subnetting question?

3 posts in this topic

be gentle with me as i am not sure if i am going about this the wrong way, or explaining it particularly well, but here goes....

in simple terms, we have 2 networks on site. one is managed by IT, and the other is managed by myself within the engineering team.

all SCADA PC,s are connected to both networks with separate network adapters. all the automation gear is then connected via switches to the relevant SCADA system. the switches are also linked together for the most part, creating a network which is completely transparent from any point. we call this the control network.


due to the ever increasing size of the control network, i want to look at sub dividing it down into areas, but still keep the transparency of devices across the whole network. would i be right in thinking that i could substitute the 3rd number in the IP address with a number which would define the area, this would then give me 255 addresses available per area.
would i also be correct in thinking that to achieve this, i would need to change the subnet mask on all machines to be to allow everything to connect to each other, but to still maintain a "marker" to denote the area the device is in?


hopefully i am right, but if not, please let me know the best way to achieve this without making it too complicated or onerous to maintain. 



Share this post

Link to post
Share on other sites

Hi! Did you ever test/solve/figure this out?

I've always wondered about the same since subnetting 'should' work the way you describe it, but I never seem to get the hang of it nor make it work exactly the way I want to. The way you describe it is way easier than any other way I can think of, but I've never gotten it to work (at least not in my small practical tests).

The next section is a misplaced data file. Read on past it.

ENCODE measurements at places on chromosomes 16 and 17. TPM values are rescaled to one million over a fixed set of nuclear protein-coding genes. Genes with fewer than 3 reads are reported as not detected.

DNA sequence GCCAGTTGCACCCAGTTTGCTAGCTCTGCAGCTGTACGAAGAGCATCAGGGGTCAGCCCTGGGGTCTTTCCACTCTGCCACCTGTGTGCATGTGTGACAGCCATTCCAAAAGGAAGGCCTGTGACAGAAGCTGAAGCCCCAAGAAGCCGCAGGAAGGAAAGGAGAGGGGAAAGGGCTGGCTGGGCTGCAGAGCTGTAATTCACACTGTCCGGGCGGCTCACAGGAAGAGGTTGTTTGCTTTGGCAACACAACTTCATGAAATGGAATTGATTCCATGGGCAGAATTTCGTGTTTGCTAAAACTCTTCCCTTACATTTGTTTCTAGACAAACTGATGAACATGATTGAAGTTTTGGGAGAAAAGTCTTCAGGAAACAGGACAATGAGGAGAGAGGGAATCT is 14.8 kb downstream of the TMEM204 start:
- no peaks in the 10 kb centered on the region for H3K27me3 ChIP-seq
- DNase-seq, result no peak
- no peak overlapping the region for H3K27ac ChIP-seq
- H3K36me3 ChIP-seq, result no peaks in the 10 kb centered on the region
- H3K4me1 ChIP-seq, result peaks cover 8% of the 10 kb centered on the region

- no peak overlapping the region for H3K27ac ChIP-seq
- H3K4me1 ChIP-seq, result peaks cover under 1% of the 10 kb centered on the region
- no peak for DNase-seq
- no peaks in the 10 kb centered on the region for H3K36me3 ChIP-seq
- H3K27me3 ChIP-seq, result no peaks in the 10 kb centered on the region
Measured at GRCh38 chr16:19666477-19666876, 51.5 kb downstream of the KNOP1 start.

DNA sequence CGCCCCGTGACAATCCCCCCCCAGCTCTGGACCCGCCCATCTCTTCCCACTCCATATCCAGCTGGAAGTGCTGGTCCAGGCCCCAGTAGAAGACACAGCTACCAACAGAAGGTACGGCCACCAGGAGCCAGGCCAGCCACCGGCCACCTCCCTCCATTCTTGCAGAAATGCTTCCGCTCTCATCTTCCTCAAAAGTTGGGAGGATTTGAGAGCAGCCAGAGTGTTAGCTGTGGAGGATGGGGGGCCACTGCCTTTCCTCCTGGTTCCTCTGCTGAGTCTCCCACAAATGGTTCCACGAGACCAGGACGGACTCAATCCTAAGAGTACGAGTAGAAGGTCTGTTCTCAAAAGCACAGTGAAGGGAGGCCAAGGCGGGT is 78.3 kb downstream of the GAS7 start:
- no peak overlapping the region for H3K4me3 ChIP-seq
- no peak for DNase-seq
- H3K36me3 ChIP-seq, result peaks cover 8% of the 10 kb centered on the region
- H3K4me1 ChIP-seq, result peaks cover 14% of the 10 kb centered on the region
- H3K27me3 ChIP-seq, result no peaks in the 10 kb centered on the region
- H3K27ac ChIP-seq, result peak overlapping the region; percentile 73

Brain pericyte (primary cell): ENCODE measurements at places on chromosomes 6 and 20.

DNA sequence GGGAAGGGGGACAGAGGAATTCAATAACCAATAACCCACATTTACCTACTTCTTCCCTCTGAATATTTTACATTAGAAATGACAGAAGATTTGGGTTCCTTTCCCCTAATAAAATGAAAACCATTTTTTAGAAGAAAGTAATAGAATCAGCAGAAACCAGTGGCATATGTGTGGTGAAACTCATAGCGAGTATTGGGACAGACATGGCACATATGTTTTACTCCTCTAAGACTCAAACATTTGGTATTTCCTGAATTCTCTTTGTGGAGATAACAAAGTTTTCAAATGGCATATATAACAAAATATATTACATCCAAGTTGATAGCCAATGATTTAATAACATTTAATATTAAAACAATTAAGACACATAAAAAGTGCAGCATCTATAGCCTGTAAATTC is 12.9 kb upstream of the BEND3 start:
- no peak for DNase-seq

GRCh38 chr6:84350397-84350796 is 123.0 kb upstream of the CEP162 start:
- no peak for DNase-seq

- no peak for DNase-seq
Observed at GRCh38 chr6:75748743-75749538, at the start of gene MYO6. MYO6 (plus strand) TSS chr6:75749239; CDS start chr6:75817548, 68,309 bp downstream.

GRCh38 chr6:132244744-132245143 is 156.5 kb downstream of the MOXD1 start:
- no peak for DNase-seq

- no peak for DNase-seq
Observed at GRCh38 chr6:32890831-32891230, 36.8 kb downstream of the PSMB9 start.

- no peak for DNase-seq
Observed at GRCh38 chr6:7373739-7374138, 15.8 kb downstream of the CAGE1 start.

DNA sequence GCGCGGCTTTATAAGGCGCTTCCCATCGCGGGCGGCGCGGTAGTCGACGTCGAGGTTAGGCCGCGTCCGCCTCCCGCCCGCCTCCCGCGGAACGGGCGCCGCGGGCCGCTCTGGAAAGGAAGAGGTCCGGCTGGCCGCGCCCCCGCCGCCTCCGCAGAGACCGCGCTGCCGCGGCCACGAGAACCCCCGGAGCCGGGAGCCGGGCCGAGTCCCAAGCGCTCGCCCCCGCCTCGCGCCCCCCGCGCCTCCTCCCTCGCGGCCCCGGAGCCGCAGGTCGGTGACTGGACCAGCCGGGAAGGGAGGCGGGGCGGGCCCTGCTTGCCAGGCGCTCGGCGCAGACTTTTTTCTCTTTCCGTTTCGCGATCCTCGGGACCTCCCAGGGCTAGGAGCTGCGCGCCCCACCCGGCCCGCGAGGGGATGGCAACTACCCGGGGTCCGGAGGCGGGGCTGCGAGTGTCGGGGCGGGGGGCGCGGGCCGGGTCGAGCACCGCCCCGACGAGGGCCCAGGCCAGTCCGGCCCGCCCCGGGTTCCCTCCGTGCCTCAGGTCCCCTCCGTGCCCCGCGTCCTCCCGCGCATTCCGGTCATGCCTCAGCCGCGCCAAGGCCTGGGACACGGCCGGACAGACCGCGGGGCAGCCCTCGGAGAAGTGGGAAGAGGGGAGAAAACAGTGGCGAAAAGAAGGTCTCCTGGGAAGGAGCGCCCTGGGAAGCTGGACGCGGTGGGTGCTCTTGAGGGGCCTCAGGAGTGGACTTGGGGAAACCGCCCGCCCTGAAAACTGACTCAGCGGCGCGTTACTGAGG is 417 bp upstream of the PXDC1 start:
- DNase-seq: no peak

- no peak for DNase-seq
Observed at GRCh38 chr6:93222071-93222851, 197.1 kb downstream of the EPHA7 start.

Anyway, here's a different approach. It's a bit more complicated, but at the same time very elegant:
By using VLAN (Virtual LAN) and a router you can basically add as many networks as you want to, and at the same time control all the traffic. You will need L3 managed switches (they handle the VLAN Tag) to achieve this, and a firewall that supports VLAN Tags. Here's what you could do:

  • Assign specific VLANs to specific ports on a managed switch (e.g. = Tag10, = Tag11 and so on)
  • Logical units of equipment that use the same VLAN can be set up with unmanaged (normal L2) switches
  • Use a router on your engineering side that routes between the VLANs you have, and at the same time routes traffic to the IT side

What happens is that the router sends/receives packets with the different VLAN tags to the switches via "TR-Ports" (Trunk ports) which basically means they forward all VLANs. When the switch received a VLAN Tagged packet it checks which ports are allowed to send/receive the specific VLAN(s). If e.g. the TR-Ports have Tag10 and Tag11, but switchport 1 only allows VLAN10, then only VLAN10 will be forwarded to that switchport. The same, if port to only allows VLAN11 only that VLAN will be forwarded through the port. And you also set up TR-Ports between managed switches so that equipment even beyond the first switch can be logically splitted. I've created a very generic, and simple drawing below.